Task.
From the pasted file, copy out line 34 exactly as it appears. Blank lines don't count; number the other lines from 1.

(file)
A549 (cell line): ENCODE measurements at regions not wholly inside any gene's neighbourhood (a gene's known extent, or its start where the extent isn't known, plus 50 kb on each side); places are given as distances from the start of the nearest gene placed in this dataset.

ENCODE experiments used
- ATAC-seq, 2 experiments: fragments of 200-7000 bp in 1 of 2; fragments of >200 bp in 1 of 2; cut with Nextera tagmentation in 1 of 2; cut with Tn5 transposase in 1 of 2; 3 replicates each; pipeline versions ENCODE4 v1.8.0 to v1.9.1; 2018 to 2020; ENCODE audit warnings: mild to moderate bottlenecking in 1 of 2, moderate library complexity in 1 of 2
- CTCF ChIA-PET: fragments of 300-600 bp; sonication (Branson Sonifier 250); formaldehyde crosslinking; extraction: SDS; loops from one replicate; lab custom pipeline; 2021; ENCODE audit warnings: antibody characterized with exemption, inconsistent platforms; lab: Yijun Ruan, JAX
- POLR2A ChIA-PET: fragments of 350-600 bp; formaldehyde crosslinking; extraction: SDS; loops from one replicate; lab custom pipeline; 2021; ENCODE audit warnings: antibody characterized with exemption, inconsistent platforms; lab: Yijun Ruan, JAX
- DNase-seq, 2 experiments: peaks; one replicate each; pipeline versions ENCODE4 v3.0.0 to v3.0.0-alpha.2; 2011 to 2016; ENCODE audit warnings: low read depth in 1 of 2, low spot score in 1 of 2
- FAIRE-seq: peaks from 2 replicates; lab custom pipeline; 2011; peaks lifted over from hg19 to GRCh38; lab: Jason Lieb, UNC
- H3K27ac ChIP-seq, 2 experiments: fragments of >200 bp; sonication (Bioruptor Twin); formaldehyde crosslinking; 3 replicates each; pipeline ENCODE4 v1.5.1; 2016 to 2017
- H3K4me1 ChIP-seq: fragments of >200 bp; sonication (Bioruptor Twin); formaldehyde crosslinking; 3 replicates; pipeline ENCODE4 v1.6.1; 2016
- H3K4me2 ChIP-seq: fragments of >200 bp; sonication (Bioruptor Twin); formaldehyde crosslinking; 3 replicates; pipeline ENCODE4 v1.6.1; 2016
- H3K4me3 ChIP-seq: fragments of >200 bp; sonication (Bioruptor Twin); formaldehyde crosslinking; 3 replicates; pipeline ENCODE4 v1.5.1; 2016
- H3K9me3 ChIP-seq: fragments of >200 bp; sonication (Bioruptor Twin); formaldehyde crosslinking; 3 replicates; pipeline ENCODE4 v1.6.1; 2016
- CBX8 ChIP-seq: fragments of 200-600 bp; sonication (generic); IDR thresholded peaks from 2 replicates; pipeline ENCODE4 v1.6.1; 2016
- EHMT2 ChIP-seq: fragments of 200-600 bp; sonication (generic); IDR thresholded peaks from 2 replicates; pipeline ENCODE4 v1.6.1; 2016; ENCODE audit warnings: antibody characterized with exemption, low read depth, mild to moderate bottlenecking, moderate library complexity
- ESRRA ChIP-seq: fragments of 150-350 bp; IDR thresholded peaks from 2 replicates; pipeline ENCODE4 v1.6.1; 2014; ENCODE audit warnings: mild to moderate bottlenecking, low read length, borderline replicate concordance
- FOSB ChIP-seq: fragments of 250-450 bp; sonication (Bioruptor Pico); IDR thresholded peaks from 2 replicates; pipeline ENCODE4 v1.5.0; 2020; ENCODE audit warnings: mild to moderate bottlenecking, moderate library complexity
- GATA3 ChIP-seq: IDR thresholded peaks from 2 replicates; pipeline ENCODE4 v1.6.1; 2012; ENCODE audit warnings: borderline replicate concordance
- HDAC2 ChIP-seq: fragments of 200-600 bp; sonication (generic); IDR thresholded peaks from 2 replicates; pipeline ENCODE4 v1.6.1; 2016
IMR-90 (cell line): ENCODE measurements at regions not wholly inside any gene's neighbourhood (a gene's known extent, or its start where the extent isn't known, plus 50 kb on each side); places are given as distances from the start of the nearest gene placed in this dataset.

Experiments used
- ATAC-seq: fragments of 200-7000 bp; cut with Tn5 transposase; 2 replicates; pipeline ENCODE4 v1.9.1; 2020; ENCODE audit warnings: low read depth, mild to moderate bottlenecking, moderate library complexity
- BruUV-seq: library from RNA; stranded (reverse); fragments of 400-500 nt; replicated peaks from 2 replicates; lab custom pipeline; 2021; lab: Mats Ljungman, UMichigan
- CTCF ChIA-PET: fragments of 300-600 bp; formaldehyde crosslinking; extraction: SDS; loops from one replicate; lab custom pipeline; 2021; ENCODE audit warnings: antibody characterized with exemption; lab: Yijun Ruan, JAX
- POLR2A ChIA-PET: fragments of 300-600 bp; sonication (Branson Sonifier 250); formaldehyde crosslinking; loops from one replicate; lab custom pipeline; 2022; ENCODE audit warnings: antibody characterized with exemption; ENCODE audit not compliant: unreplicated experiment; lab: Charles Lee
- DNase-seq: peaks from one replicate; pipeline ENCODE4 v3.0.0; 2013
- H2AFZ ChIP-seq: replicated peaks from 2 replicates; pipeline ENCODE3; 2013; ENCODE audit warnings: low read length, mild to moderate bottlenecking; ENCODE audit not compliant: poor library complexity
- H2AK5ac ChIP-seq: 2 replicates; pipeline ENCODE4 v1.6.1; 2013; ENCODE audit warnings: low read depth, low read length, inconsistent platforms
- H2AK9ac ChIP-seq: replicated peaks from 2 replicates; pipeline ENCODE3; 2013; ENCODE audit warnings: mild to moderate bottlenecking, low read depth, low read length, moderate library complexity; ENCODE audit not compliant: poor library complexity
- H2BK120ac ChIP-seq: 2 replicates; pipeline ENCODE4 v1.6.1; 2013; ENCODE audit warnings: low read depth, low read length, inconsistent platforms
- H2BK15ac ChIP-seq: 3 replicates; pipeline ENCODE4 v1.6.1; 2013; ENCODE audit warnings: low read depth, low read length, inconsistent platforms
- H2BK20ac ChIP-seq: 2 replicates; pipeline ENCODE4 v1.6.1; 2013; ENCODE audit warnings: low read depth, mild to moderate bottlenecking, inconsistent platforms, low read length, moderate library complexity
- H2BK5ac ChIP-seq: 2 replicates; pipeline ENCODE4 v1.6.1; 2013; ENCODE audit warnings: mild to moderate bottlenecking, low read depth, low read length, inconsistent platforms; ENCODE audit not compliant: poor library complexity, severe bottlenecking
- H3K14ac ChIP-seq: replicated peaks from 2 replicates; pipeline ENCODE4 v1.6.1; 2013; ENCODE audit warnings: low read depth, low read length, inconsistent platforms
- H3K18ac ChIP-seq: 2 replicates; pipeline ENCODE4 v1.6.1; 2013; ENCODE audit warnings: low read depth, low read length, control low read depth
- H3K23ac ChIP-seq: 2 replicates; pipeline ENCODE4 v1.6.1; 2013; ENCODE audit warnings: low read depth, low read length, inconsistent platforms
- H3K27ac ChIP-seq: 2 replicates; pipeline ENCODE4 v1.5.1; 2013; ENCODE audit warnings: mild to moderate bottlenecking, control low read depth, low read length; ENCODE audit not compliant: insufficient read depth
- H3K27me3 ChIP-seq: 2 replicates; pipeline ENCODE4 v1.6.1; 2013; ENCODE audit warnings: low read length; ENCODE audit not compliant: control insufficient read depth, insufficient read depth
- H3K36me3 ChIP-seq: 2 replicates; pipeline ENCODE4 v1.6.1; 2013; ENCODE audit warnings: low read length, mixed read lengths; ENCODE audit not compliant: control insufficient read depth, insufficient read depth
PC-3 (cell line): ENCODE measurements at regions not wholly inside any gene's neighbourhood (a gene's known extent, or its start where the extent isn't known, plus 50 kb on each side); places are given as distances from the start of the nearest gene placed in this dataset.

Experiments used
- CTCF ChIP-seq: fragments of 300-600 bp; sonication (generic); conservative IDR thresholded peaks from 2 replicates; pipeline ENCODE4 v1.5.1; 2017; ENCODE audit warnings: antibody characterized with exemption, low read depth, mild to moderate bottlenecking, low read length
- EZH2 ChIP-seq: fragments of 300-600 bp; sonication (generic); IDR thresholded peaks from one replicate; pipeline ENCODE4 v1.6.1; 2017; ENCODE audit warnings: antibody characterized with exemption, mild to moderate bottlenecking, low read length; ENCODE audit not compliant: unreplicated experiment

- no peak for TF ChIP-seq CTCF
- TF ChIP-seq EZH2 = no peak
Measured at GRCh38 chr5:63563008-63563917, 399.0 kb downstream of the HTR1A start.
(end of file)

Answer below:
- H3K18ac ChIP-seq: 2 replicates; pipeline ENCODE4 v1.6.1; 2013; ENCODE audit warnings: low read depth, low read length, control low read depth